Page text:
The Fortuitous Dis-integration of an Integrated Library System

Posted Wednesday, November 20, 2013 - 11:57
Flying books

Innovative Interfaces Inc. (III) has been a strong player in the integrated library system (ILS) field for many years, but its new take on ebook management could thrive in the new field of dis-integrated services.

As more big library systems turn to external discovery platforms and other extended digital services, the future of the all-in-one ILS looks increasingly iffy. Part of the problem is the unending struggle between innovation and stability. The back-end inventory management systems need to be rock solid stable, but libraries are also realizing the need for a more user-focused display for patrons. We need to keep up with the Joneses, Googles, and Amazons.

If we are moving away from using the stock display packaged with our inventory management software, though, then why would we want to use the front-end from our ebook license management platform? Well, until recently, we pretty much had to, but now there is another option.

III has developed a new ebook discovery and management platform for users. Encore gives users a way to find, checkout, and access eBooks from multiple providers on one easy site, says Senior Project Manager Sarah Hickman-Auger. The firm worked with 3M and OverDrive to have API access allowing everything to happen from within a library’s site, or at least through the library’s III Encore site.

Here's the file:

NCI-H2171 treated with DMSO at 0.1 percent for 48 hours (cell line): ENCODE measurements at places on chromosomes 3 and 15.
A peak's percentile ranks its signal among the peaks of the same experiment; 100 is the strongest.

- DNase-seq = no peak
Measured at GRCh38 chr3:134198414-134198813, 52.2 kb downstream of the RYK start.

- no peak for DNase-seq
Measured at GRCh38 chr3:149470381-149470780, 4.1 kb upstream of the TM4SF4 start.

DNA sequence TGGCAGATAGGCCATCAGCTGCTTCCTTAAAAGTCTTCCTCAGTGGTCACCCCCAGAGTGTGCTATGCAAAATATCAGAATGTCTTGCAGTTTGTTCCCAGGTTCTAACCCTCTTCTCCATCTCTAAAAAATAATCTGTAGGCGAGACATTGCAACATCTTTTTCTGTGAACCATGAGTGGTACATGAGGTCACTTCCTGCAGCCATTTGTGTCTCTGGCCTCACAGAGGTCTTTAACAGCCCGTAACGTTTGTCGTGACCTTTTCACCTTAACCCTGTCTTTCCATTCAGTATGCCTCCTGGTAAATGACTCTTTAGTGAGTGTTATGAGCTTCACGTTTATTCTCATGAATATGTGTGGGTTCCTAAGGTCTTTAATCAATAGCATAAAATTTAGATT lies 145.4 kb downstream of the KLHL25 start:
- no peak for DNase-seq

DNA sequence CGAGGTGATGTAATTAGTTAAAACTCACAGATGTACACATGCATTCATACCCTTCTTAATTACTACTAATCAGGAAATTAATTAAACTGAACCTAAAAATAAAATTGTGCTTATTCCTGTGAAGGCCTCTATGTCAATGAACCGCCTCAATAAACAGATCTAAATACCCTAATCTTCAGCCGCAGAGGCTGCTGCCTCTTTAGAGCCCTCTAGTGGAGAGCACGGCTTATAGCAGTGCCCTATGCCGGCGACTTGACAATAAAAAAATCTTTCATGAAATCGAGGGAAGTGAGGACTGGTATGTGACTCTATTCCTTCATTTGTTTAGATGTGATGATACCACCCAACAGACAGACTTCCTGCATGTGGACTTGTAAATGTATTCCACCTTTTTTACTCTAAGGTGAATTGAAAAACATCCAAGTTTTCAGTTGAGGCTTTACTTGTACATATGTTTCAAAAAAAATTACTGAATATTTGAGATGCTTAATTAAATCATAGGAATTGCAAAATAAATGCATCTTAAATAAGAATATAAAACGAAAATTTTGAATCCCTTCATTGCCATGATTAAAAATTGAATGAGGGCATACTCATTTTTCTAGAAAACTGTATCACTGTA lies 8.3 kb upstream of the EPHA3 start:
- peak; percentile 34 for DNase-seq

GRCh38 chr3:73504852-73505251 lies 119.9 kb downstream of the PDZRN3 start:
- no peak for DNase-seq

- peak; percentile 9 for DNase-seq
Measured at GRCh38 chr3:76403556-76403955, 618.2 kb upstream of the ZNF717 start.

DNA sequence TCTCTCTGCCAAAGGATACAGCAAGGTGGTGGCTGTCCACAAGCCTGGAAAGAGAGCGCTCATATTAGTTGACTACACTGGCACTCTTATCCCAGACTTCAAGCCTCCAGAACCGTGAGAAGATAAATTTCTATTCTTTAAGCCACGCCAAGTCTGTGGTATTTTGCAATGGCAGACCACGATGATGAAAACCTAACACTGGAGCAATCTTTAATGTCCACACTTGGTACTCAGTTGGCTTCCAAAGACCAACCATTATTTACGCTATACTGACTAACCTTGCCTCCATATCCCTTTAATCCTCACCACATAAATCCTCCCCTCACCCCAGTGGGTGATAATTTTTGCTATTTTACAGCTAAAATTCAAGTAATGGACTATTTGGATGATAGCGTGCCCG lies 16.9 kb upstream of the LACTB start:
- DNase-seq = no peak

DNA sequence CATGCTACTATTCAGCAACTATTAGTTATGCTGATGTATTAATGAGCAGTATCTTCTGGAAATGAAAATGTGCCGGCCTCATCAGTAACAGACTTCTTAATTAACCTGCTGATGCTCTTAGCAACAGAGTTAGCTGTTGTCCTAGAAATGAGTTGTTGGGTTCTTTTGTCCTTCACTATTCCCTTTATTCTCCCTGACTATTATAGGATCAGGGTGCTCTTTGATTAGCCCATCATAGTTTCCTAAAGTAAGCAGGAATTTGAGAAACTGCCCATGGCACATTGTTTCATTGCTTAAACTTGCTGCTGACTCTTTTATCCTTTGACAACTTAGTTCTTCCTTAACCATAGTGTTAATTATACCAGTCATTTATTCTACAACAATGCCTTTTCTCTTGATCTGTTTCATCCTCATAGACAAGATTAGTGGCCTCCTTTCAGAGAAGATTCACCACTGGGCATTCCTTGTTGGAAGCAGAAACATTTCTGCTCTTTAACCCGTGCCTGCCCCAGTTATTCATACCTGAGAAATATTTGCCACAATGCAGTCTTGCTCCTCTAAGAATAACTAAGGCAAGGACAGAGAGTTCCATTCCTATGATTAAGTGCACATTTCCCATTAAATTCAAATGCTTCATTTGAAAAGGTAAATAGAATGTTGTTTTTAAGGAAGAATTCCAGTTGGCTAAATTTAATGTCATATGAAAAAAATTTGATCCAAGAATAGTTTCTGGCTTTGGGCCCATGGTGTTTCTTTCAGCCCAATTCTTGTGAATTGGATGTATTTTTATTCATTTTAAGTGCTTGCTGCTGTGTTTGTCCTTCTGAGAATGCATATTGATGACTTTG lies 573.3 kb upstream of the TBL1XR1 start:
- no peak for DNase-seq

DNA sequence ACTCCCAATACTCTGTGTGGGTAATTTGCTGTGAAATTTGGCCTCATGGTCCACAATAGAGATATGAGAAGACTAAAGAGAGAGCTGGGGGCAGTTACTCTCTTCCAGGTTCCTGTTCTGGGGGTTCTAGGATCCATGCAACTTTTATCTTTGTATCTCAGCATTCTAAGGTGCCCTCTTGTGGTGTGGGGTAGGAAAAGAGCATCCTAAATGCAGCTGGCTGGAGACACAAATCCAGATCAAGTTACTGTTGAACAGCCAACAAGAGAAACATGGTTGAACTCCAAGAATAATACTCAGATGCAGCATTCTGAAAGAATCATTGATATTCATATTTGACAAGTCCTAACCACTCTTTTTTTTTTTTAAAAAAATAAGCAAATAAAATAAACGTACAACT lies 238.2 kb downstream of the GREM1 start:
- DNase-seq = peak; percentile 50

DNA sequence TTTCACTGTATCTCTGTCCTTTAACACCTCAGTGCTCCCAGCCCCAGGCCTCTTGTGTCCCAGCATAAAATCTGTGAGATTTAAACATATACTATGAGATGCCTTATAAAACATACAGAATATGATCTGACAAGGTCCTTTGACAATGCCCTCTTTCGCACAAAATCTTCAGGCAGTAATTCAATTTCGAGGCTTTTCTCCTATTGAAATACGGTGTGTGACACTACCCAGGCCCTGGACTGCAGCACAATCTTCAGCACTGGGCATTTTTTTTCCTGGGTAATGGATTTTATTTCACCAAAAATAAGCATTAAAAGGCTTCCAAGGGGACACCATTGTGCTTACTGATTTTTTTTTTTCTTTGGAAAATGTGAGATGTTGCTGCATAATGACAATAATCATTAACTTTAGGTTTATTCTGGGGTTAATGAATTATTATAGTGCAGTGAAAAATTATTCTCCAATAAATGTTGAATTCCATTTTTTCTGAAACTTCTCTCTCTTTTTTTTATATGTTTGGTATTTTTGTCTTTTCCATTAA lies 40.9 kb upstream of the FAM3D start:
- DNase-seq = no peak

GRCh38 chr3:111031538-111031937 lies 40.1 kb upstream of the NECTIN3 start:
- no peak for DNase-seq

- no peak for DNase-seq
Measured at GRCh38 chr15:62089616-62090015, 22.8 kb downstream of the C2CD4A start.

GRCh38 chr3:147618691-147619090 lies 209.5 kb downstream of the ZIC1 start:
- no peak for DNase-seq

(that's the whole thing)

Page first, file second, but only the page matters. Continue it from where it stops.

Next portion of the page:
This service could also thrive as a stand-alone offering. The problem is that APIs are only as good as the last update. I would gladly pay for a service that worked closely with ebook systems to ensure API integrity, which is important for a couple of reasons—most notably, privacy and ease of access. Libraries using Encore provide patrons a higher level of privacy and data security. No patron information beyond an anonymous ID is passed to ebook services. All patron data stays within the library system. Secondly, Encore provides a common interface for accessing ebooks from multiple platforms. Patrons won’t even know (much less care) where ebooks are coming from, an important feature in this time of exclusive deals, pilots, and different offerings.

I just hope Encore’s ebook management might become available to non-III customers in more of a dis-integrated model. It looks like a great solution.